Market turmoil calms after Credit Suisse gets £45bn loan

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On Thursday’s top stocks faced a rollercoaster session, with traders sending the FTSE 100 up and down throughout the day, but it managed to close higher despite turbulent trading.

Thursday’s trading was highly uncertain, following the index’s worst day for three years on Wednesday amid concerns over the future of banking giant Credit Suisse.

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The top-tier index initially gained ground, looking for a rebound as trading resumed after Swiss authorities granted a £45bn emergency loan to a stressed bank.

But it was knocked like a yo-yo throughout the day, at one point even falling into negative territory. It had gained 0.9% by the end of the day.

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In the US, just days after the collapses of Silicon Valley Bank and Signature Bank, the deepening crisis at Credit Suisse has given rise to fears that the banking sector is heading towards a full-scale crisis.

Credit Suisse said it would borrow up to 50 billion Swiss francs (£45 billion) from Switzerland’s central bank to shore up its finances.

After such a heavy loss yesterday, this morning’s lead is very small

The loan was aimed at boosting its liquidity and calming investors, a day after the bank’s share price plunged 24%.

But its shares gained nearly 19% in Zurich and some of the ground lost on Wednesday in European and US indices but buoyed by broader markets.

But experts said the rebound was “tremendous” and the market would remain volatile.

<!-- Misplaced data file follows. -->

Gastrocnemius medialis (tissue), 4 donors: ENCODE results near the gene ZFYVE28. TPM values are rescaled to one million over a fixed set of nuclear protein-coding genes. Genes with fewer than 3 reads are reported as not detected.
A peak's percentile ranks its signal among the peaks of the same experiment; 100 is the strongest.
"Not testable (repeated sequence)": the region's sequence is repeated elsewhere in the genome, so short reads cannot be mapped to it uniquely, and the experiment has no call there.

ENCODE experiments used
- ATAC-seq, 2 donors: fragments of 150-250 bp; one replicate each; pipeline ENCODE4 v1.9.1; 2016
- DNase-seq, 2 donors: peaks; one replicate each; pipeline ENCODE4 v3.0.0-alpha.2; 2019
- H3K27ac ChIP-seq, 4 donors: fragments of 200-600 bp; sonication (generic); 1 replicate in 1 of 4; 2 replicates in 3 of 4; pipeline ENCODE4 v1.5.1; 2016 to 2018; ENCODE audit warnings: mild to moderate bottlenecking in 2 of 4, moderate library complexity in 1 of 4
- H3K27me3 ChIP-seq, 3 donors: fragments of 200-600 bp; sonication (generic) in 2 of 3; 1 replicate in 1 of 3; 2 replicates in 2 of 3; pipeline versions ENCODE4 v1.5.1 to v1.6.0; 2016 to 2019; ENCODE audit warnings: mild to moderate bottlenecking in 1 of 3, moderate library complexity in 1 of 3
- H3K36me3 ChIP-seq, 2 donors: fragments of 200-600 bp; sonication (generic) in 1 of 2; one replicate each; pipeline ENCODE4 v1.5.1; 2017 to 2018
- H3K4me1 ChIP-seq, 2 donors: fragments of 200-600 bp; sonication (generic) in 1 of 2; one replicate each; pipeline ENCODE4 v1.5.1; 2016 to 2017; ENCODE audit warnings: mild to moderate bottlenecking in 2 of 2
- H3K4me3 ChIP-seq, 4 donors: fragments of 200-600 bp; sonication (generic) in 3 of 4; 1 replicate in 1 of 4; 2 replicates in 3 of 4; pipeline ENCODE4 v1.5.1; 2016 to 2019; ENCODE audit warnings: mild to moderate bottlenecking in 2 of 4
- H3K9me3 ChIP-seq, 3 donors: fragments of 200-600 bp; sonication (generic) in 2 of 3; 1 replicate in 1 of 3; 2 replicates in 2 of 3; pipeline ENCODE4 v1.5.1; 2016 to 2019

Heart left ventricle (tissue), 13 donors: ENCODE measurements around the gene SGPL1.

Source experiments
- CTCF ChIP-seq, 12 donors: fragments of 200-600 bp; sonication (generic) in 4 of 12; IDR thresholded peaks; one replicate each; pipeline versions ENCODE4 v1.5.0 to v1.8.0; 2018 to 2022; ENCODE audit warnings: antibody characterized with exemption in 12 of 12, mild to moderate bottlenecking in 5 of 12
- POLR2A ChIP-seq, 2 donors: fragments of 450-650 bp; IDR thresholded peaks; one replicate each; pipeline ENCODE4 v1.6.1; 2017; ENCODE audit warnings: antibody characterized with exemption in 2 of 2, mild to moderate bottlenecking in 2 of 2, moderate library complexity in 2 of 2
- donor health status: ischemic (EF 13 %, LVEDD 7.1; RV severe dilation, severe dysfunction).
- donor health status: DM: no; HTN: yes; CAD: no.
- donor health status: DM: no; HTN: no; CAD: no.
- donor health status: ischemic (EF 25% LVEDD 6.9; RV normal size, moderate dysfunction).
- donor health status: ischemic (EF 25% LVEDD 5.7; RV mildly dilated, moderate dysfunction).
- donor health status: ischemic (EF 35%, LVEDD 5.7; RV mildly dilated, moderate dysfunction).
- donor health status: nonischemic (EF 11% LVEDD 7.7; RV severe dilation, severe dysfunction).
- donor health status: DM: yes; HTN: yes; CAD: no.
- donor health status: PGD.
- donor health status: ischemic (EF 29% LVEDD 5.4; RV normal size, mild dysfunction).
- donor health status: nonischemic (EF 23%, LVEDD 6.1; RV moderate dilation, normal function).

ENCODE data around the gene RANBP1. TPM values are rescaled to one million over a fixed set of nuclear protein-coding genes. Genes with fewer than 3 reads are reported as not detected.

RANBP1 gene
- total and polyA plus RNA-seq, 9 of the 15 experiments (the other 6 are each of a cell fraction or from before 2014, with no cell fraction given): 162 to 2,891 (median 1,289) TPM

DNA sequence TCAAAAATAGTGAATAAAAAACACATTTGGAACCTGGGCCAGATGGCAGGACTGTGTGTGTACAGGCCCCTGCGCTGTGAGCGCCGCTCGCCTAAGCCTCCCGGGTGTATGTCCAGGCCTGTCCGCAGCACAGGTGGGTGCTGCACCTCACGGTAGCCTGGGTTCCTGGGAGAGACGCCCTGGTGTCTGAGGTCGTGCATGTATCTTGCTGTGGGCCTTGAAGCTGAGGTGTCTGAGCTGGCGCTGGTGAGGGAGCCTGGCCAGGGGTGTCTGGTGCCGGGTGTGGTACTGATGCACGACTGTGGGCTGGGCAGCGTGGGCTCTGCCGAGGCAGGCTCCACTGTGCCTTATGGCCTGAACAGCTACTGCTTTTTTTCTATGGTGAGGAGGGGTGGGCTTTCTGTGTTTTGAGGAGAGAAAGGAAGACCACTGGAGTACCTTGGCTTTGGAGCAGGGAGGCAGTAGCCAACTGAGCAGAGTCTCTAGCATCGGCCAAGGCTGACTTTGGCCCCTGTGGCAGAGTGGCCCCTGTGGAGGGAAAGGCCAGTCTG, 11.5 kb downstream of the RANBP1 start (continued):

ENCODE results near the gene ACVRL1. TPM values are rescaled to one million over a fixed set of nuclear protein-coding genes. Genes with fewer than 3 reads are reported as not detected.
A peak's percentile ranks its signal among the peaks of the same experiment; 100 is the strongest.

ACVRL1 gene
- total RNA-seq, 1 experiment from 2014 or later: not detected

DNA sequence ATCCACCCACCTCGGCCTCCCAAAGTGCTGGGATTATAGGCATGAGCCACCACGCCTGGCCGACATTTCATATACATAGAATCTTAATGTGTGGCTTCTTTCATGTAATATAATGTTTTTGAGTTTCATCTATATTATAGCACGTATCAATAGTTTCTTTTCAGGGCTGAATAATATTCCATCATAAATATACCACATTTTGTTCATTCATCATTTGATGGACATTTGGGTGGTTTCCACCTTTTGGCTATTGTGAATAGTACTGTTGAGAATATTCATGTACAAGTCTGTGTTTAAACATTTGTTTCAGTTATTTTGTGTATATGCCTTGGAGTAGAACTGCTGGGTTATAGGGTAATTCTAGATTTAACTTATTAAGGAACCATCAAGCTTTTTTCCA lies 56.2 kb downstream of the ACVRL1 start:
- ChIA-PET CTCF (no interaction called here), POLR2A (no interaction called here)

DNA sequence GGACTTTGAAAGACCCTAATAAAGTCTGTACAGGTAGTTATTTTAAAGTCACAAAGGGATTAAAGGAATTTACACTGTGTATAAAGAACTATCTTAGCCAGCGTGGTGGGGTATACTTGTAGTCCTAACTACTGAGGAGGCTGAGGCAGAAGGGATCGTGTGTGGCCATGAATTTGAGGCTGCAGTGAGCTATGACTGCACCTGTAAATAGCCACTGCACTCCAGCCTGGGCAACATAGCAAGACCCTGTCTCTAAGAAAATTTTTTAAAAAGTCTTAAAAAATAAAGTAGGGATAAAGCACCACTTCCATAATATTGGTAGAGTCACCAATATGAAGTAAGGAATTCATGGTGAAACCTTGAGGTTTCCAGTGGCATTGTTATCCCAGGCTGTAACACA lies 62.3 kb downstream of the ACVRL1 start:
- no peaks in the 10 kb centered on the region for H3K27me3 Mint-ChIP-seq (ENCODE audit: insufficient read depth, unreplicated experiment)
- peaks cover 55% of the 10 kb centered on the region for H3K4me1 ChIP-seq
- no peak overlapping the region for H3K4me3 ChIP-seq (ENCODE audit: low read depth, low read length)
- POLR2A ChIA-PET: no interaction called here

Chancellor Jeremy Hunt said he welcomed Credit Suisse’s efforts to boost liquidity.

He told Times Radio: “I monitor what’s going on in the markets, the governor of the Bank of England carefully monitors what’s happening, he informs me.

“I think the news we’ve heard from the Swiss authorities overnight is welcome.”

Earlier, he told Sky News that developments in Switzerland were “encouraging”.

The Bank of England is said to be holding emergency talks with its global central banking counterparts last night as the crisis deepens, and is reportedly in contact with both Credit Suisse and the Swiss National Bank regarding emergency loans.

But Neil Wilson, chief market analyst at Finalto, said: “After such a heavy loss yesterday, gains this morning are quite modest – that’s not to say they won’t pick up later, a lot depends on Credit Suisse sentiment and the European Central Bank. Bank later.

Traders will be closely watching the latest interest rate decision by the European Central Bank on Thursday, which is expected to dampen any hikes due to market volatility.

Susannah Streeter, head of wealth and markets at Hargreaves Lansdowne, said: “As investors await that decision, trading is expected to remain volatile.

“If policymakers decide to do another major monetary policy easing, the initial market reaction may be one of relief, but then concerns about the insidious effects of inflation and whether price spiral risks spiraling out of control.” Likely to rise again. Again.”

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